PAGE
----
The borrower’s reasons would be:
- You either want or need a quick close
- You need funds for a short period of time
- You have a weak credit or income documentation
o Weak credit score
o Weak income
o Need to pay a judgment, late payments, tax liens, et cetera.
The Property reasons would be:
- It needs work
- It has weak income
- There’s an unusual situation on for the property
The difference between banks and private lenders are these. For regular on as it relates to banks, regular on is very high and as it relates to private lenders it’s low. I don’t have a crystal ball and I’m probably going to regret saying this, but I don’t anticipate or foresee much regular on in the private money mortgage market any me soon other than the licensing requirements which we’re already seeing. The reason for this is the Federal Government knows that with the mandates against banks through FDIC and all the other hoops they have to jump through, about 50 percent of the properties in the country will never qualify for conventional financing. There has always been and I believe there always will be a place for private money.
I can tell you that through the recessionary downturns and the tumultuous market, there has never been a situation on where I was not lending. That’s the kind of industry that I can really get behind. Even though there’s volatility, there’s always opportunity. That’s why I love real estate and mortgage and debt finance. Hopefully you are here watching and reading this because you love real estate and mortgage debt finance too. You may not understand or you haven’t participated in the mortgage or debt finance side yet as a lender, but as we’ve discussed, that’s what we want to groom you to be eventually: a lender.
Time to close for banks is long. For private lenders, of course we know, that there’s commonly a short close me. As I mentioned earlier, my wife and I have been working on refinancing a condo that we own and it’s been about a 4 month process—a ridiculous amount of me. In a private money loan, that thing would have been closed over 3 months ago. Just 2 weeks—easy and done. But we already have a private money loan on the condo at 9 per- cent and we plan on keeping the condo for cash flow. Through conventional bank financing, we can lock in an interest rate of 3.75 and almost double my cash flow by cutting my interest rate or my cost of capital in half. I’m willing to wait the 4 months that it takes to get the lower rate so we can maximize the cash flow from the rent. That’s just another opportunity cost analysis that you need to look at when you’re holding.
With banks, the borrower needs a strong credit score, strong credit reading, and strong financial statement. Private lenders don’t care if your credit is weak or you don’t have any credit. All they ask for is a strong asset.
Banks, as it relates to the property, need a strong, current condition on and income. They want the property to be perfect, beautiful, and in a nice location. Private lenders, however, can accept weak income on property knowing that it’s probably in such dis- repair that it’s uninhabitable and needs to be repaired. Private money knows that through investment of capital, you, the competent rehabber, can take that property from where it is and eventually make it qualify for conventional financing.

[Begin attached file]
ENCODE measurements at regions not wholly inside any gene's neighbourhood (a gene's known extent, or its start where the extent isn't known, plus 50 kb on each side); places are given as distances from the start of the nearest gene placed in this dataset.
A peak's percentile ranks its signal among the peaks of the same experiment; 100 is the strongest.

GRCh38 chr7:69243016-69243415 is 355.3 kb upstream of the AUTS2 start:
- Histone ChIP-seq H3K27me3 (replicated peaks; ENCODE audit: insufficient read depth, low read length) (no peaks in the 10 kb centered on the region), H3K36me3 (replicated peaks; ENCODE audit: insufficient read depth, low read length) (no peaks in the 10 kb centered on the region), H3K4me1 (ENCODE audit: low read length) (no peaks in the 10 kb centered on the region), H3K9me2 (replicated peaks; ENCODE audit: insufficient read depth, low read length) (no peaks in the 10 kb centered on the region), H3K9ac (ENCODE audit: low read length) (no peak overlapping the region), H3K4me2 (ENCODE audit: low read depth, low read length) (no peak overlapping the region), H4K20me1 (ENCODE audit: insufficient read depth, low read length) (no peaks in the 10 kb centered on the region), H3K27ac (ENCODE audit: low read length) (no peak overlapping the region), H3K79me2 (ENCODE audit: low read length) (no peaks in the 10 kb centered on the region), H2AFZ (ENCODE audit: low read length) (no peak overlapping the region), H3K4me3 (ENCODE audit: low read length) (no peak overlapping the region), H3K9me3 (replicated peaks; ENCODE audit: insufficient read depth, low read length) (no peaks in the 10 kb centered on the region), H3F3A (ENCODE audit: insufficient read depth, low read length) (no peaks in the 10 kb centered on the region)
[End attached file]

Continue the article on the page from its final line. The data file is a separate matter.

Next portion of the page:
IMPORTANT LEE TIP: You do yourself a tremendous disservice when you pursue properties that are in the jumbo category be- cause only jumbo lenders can participate in this segment of the market and that represents about 4 percent. Now if you pursue properties where your retail price does not exceed the FHA cap for your area, you’re more likely to get funding and more likely to easily find an end buyer. You can search on Google the FHA cap for your ZIP code or your county. For example in my market, the FHA cap is about $285,000. Because of this, I avoid buying any fixer-upper where my retail exit exceeds $285,000. I know that 80 percent of the buyers that I’m going to be marketing to are going to be getting a FHA or other government-backed loan.
I don’t want to price myself out of the majority audience of buyers so I’m going to buy below the FHA cap and then know, with- out a shadow of a doubt, how to renovate the property so that it conforms to FHA underwriting. If you don’t know what the FHA underwriting guidelines are, again, Google FHA guidelines for renovations on and repair on a resell. Certain things have to be done with the property to qualify it for an FHA loan. I use private money to acquire real estate that does not qualify, and then through renovations on and repair, I make sure it qualifies for the end retail buyer. Also, unlike banks’ funding, which must meet agency (Fannie, Freddie, FHA) requirements; private lenders do not need to meet these requirements. It is completely at their discretion on where to deploy their capital.
To Your Success;
Lee A. Arnold
The Lee Arnold System of Real Estate Investing
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